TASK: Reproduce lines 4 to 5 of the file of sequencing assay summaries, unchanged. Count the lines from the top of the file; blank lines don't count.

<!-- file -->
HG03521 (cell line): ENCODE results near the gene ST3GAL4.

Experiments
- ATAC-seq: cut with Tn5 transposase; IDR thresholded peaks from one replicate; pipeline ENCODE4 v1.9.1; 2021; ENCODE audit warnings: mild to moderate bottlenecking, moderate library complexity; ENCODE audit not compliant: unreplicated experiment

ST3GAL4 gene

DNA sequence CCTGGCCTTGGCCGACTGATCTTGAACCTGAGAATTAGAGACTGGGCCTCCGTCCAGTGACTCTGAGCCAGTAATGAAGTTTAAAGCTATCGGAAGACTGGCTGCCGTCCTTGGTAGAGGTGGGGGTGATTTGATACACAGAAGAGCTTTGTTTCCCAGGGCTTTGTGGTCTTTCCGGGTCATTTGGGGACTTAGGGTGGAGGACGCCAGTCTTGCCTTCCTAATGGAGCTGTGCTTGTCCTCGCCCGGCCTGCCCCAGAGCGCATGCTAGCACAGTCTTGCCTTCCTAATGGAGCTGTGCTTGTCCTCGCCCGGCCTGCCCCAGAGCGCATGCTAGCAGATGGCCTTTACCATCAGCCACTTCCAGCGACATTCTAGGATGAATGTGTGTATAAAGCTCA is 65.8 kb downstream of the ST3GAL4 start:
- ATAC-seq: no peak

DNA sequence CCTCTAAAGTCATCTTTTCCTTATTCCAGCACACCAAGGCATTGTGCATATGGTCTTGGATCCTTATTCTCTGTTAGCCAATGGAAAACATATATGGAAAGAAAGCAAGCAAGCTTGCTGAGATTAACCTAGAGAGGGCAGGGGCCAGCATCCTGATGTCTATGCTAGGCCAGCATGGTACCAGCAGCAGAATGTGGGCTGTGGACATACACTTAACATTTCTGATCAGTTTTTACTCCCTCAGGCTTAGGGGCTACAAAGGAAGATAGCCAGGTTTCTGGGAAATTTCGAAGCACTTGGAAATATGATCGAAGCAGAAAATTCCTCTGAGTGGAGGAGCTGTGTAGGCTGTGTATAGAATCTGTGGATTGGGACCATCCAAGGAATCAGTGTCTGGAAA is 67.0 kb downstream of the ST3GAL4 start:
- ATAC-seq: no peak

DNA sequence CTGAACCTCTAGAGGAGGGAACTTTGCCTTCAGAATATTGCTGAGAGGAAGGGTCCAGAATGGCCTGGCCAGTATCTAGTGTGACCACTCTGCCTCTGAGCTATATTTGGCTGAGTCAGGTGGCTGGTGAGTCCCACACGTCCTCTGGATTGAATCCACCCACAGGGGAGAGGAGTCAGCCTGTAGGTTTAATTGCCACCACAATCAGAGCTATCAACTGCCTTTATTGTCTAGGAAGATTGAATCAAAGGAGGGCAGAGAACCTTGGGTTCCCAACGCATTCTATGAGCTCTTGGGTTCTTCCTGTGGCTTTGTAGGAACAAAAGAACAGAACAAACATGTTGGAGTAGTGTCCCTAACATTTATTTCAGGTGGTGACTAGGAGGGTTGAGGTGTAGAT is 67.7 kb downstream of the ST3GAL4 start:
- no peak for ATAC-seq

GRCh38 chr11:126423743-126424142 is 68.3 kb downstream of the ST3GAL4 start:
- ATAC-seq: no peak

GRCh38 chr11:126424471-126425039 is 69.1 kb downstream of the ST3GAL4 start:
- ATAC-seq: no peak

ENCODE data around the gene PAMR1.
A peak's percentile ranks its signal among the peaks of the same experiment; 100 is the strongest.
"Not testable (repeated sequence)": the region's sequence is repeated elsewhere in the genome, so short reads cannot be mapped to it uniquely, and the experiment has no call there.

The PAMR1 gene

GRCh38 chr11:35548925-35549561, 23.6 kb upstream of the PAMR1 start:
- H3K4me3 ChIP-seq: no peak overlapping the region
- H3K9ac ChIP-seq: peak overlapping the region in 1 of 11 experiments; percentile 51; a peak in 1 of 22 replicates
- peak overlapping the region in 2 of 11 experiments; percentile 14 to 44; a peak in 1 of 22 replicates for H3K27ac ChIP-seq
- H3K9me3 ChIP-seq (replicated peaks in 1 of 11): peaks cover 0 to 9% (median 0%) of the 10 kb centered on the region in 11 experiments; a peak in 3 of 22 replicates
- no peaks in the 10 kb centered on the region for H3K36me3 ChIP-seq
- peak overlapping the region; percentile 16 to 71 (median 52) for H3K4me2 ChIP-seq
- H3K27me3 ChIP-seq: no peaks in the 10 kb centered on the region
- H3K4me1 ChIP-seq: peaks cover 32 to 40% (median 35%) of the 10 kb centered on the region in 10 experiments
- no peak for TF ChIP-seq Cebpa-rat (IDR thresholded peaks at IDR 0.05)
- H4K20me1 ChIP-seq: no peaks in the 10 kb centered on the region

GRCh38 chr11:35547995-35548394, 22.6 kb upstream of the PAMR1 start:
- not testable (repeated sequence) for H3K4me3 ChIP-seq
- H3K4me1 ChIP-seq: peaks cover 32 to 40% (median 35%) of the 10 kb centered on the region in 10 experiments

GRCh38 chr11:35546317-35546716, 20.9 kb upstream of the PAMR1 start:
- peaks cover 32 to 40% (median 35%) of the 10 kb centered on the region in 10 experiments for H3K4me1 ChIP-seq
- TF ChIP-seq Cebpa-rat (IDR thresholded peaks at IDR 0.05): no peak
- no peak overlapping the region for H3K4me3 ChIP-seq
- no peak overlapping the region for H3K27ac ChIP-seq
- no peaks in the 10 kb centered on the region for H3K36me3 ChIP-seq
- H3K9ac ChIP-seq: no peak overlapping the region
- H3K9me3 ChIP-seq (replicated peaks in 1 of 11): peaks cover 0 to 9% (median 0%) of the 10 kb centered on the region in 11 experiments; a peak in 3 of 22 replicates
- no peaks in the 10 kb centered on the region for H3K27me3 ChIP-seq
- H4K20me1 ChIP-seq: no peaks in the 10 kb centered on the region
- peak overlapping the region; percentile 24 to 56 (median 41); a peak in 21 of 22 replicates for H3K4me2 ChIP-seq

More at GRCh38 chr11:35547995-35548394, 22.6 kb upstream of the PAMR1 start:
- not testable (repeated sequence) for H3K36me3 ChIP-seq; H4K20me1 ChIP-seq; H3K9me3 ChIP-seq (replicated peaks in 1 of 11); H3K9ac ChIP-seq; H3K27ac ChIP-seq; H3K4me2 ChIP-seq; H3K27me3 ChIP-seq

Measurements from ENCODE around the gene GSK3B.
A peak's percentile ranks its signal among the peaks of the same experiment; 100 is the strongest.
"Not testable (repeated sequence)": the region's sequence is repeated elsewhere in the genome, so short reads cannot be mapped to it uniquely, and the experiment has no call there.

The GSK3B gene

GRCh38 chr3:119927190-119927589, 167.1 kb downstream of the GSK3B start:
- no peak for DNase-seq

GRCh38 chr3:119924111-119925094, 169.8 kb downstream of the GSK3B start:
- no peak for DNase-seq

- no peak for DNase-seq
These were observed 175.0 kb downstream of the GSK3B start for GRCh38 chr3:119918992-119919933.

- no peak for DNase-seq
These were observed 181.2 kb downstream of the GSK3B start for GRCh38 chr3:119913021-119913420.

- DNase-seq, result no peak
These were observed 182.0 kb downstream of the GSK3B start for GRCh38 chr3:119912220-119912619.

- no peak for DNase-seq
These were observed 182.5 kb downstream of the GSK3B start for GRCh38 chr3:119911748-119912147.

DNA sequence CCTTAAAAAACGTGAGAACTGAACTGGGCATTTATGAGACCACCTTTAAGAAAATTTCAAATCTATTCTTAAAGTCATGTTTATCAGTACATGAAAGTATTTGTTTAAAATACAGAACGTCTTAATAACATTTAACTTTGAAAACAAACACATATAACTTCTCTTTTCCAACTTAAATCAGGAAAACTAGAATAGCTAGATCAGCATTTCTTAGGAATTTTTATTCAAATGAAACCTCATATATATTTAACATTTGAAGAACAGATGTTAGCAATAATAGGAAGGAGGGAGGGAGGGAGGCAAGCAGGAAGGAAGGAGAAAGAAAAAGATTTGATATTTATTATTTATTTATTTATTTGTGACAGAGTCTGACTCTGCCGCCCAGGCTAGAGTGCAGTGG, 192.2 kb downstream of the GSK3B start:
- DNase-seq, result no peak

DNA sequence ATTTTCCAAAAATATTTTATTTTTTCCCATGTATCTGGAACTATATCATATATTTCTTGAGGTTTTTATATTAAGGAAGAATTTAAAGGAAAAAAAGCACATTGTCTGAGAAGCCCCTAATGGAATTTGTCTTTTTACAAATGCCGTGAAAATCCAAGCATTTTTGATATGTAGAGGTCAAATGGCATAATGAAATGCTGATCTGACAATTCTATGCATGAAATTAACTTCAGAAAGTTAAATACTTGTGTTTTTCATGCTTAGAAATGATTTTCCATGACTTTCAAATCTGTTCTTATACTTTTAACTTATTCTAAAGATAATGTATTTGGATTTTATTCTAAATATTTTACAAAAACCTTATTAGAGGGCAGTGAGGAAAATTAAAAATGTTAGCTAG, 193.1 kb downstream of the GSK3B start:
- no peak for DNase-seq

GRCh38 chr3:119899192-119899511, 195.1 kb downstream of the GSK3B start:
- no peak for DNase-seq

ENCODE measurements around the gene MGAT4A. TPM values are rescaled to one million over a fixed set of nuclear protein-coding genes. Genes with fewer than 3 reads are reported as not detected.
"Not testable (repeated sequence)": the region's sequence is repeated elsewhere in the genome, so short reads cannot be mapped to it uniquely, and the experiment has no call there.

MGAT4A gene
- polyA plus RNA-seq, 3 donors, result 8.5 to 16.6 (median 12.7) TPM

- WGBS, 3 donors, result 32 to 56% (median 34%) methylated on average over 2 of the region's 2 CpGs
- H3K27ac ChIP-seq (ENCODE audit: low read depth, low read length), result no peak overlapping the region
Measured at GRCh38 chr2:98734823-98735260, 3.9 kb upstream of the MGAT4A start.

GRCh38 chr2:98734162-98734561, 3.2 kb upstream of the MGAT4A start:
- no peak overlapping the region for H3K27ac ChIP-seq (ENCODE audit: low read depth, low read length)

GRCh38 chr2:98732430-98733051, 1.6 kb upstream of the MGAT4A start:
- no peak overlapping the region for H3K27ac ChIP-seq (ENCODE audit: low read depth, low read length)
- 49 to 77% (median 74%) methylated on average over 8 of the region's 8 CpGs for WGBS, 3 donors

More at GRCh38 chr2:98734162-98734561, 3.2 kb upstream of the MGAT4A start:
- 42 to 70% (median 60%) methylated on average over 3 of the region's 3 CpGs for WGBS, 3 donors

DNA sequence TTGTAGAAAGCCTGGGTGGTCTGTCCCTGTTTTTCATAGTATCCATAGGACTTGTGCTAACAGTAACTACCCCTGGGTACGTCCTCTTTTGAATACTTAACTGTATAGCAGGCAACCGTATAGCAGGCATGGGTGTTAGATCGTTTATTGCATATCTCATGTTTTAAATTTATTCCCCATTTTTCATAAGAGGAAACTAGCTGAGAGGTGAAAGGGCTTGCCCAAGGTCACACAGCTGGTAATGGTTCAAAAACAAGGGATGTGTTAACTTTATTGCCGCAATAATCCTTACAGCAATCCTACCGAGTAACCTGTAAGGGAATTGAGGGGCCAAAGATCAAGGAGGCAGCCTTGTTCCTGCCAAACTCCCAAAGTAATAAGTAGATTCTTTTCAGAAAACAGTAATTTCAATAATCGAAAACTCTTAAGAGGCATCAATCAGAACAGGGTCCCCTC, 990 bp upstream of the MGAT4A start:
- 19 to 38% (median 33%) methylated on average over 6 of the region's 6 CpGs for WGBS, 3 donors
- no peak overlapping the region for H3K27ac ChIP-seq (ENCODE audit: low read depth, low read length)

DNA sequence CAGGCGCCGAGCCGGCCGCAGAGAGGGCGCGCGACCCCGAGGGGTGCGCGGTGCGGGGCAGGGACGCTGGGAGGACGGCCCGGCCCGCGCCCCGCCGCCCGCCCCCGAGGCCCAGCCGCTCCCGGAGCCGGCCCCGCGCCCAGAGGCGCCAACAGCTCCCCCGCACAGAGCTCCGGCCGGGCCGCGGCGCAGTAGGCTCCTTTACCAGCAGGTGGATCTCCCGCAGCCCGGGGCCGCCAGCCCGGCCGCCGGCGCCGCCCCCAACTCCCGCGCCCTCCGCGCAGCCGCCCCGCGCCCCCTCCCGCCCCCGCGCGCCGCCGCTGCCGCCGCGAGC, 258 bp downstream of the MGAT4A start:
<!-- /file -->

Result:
ST3GAL4 gene

DNA sequence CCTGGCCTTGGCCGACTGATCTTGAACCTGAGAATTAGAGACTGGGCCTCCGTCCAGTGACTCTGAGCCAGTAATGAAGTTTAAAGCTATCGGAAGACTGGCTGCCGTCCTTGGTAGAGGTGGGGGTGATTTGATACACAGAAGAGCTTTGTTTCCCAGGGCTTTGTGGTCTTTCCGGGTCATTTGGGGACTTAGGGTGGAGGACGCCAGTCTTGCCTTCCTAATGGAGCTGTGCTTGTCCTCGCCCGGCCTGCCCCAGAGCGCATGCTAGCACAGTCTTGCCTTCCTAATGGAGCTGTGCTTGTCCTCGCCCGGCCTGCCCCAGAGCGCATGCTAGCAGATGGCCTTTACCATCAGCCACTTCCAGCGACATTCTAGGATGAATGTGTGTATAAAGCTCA is 65.8 kb downstream of the ST3GAL4 start: